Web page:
NUSCares: Community Service Project in NUS College

Service learning is a term that is sometimes casually thrown around in areas of community service and community engagement, but what does it really mean and what does it entail?

NUSCares is an annual community service project by NUS College (NUSC) (affiliated with the previous University Scholars Programme (USP)) students residing in Cinnamon College. Previously known as Batch Project (BP), this multifaceted service project interestingly originated as an alternative to the popular Rag and Flag, which students from USP collectively decided to withdraw from in 2018. Due to the rich history of NUSCares and the nature of it, being the first service learning project introduced to NUSC freshmen upon their entry into the honours college, it is known as the flagship service learning project of NUSC. This year, more than 40 freshmen participated in NUSCares, making up about 10% of NUSC’s new intake. In this article, we explore the origins of NUSCares at NUSC, the NUSCares’22 project and why it’s special.  Read on to find out all about the experience!

Hannah Ong, the Project Director of NUSCares 2022

“Hello! I’m Hannah, a Y2 Psychology Major, currently residing in Cinnamon College. Personally, I really enjoyed my own NUSCares (2021) journey, and it was the highlight of my University orientation experience. Hence, I wanted to recreate some of that for the new batch of NUSCares members!”


The history of NUSCares and Batch Project

The title ‘Batch Project’ (BP) had to be changed as a result of the formation of NUSC, from USP. The NUSC admin had plans to shift away from the notion of having a segregation between the years of study, instead hoping to engage everyone in the NUSC community, be it the incoming batch or the older batches of USP students, to participate in such activities. With BP being a project that was largely intertwined with orientation activities, the admin required a name change before the project could be re-introduced to the NUSC community. As such, from 2022 onwards, BP will be known as NUSCares. Being a part of the transition from USP to NUSC, the project also benefited from more liberal funding and a greater emphasis during the publicity campaign for NUSC’s orientation events.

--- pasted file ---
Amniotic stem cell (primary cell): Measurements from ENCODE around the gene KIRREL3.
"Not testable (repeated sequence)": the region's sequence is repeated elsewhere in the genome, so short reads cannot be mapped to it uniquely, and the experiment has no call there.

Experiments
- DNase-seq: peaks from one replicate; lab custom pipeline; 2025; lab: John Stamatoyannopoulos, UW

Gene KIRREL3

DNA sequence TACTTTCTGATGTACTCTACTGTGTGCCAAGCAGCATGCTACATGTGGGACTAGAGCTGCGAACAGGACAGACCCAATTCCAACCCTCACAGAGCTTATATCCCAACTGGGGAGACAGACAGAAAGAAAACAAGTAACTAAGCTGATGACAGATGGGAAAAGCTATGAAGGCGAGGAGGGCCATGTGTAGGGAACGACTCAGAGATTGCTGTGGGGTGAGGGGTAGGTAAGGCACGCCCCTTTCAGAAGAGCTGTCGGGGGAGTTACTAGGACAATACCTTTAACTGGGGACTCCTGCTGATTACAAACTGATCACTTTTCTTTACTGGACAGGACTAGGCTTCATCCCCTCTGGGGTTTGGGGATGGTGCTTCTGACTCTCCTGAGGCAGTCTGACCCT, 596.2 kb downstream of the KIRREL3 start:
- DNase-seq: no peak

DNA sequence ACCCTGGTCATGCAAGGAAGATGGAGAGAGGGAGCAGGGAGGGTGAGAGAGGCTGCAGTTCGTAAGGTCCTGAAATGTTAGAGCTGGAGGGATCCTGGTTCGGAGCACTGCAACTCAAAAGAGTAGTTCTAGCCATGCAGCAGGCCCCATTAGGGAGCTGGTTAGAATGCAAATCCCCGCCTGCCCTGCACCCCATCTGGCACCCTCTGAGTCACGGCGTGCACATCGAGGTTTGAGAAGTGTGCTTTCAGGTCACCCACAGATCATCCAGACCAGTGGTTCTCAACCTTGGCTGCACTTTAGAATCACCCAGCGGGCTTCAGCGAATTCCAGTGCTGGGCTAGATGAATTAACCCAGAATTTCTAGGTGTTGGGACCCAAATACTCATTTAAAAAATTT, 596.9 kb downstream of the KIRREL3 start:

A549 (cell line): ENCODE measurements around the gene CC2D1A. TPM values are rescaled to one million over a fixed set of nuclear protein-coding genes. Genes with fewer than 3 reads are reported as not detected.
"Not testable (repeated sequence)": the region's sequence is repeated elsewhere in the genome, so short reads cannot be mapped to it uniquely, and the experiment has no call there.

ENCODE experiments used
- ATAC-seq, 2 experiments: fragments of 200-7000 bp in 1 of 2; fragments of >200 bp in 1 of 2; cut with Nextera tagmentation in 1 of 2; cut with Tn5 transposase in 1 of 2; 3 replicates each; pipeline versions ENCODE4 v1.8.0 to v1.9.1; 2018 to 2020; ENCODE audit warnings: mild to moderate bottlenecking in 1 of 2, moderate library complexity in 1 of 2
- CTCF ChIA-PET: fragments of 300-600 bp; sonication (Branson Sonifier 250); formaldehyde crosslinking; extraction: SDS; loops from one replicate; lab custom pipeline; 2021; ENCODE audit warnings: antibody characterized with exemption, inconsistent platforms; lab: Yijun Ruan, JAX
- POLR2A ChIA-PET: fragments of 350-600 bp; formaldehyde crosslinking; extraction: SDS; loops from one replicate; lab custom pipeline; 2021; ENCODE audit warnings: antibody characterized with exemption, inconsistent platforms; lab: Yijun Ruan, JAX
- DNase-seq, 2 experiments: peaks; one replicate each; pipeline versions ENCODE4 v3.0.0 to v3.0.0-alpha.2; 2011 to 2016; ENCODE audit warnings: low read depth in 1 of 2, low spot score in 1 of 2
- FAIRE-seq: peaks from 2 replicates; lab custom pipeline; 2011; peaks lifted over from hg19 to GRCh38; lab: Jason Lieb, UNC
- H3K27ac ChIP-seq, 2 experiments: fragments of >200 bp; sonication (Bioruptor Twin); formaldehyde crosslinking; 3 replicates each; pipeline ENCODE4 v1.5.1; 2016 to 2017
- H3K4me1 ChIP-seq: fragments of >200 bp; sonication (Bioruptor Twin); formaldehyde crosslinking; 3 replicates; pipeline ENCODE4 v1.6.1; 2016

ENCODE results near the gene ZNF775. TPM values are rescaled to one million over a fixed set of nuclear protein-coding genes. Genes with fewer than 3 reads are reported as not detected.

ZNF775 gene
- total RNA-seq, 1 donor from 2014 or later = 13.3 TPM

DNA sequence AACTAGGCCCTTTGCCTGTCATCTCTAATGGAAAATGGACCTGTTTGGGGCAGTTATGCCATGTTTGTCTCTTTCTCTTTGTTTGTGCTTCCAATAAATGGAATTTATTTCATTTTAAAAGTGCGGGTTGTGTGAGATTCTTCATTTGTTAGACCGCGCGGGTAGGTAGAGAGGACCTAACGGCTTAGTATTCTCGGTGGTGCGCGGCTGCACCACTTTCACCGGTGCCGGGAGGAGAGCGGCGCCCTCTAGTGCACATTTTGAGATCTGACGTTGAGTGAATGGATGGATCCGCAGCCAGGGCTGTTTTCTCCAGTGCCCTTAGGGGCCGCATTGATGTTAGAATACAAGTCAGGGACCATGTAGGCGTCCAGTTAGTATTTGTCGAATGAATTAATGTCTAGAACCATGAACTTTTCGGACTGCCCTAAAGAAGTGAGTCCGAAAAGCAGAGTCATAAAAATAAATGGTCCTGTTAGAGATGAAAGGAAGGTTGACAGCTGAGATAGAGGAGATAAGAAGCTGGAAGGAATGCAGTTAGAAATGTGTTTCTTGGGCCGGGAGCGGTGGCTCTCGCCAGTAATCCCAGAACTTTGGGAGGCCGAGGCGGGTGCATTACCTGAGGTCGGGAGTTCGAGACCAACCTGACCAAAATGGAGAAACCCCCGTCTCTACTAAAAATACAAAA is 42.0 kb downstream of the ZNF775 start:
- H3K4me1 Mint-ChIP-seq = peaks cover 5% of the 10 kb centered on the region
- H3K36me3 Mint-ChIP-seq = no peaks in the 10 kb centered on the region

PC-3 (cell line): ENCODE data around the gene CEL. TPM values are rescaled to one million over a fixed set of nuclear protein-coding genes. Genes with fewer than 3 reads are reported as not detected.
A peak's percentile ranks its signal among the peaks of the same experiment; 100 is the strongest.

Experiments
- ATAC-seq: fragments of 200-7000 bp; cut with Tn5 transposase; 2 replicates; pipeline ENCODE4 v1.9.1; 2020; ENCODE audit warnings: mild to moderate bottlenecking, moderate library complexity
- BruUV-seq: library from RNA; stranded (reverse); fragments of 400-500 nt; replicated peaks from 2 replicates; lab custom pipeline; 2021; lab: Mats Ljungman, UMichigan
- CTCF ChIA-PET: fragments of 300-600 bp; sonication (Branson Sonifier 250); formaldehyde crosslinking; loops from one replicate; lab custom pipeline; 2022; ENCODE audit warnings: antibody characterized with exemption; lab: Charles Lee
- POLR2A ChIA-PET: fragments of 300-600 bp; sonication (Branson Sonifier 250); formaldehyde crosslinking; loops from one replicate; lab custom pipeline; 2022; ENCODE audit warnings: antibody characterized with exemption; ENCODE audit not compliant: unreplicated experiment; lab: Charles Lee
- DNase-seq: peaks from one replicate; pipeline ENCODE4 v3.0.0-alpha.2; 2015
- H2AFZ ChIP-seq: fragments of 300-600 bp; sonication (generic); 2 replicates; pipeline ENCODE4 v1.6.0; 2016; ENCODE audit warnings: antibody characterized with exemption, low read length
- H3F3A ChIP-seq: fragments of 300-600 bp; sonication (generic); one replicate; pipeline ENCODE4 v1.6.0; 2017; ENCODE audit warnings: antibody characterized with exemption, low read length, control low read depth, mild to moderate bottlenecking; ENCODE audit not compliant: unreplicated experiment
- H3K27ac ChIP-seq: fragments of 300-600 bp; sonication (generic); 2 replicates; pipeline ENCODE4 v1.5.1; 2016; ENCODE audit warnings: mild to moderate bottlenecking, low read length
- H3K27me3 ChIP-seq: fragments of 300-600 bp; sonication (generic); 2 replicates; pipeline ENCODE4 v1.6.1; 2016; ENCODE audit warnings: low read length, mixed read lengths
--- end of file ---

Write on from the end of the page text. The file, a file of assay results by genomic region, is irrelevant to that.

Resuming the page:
What about BP itself, then? You might wonder how the original project came about, and how exactly did USP’s involvement in the university-wide Rag and Flag transform into the emergence of BP. To fully explain this phenomenon, we will refer to this detailed article written by the students of BP 2020 themselves, explaining the origins of BP. 

According to the BP article, the debate on whether USP should pull out of Rag and Flag began in 2017, during which time a letter signed by members of the University Scholars Club (the club that manages the majority of USP’s workings) requested an online poll to decide whether USP should withdraw from the NUS-wide event and “organise an alternative public engagement performance” for future batches to participate in. While those involved in the debate agreed that Rag was effective in facilitating bonding for the USP freshmen, “there was contention over the environmental unsustainability of Rag”. Furthermore, “there was a general consensus that Rag did not achieve meaningful engagement with the public”, as there was minimal community service involved, and the beneficiaries themselves had rarely even attended the central event. 

In accordance with the results of the Rag Referendum and the poll held amongst USP students, USP eventually withdrew from Rag and Flag. However, this sparked the community’s wishes to create something similar, but even better, for the future batches. Hence, BP was founded, its members making great effort to find out the needs of the target community, whilst also retaining the performance element of Rag to put up a dance item, all while facilitating meaningful bonding amongst the freshmen. 


Working with children for 2022